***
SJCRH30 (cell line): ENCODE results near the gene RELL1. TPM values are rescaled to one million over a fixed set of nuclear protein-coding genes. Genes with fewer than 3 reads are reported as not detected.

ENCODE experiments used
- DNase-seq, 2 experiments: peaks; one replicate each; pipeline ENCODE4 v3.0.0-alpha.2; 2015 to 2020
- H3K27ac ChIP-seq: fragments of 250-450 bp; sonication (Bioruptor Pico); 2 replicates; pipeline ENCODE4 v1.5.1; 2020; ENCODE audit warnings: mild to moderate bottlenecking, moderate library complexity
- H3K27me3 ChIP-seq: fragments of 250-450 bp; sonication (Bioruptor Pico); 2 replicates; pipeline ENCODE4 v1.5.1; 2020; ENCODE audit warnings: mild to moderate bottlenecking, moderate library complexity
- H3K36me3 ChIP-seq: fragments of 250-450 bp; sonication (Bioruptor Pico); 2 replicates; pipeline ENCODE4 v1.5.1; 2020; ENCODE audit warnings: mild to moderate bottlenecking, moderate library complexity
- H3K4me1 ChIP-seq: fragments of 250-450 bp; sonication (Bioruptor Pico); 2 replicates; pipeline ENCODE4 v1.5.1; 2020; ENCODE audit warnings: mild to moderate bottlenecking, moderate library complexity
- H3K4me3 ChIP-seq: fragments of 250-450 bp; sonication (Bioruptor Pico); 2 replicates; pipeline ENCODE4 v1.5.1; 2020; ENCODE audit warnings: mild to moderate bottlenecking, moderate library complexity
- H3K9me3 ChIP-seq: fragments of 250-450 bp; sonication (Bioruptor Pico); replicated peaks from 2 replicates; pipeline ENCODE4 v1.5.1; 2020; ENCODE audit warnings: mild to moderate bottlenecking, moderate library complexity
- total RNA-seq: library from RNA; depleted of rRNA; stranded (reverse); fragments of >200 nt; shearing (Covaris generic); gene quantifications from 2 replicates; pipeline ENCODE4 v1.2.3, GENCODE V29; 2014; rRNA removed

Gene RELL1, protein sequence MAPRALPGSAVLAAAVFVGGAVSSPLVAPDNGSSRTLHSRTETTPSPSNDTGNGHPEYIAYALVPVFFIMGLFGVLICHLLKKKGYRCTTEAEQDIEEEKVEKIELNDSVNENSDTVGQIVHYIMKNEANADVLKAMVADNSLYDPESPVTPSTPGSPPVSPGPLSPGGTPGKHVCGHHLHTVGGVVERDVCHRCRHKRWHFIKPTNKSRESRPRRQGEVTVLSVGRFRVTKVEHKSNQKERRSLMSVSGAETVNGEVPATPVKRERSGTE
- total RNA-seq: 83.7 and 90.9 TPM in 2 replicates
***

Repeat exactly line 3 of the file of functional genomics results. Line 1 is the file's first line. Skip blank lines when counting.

- DNase-seq, 2 experiments: peaks; one replicate each; pipeline ENCODE4 v3.0.0-alpha.2; 2015 to 2020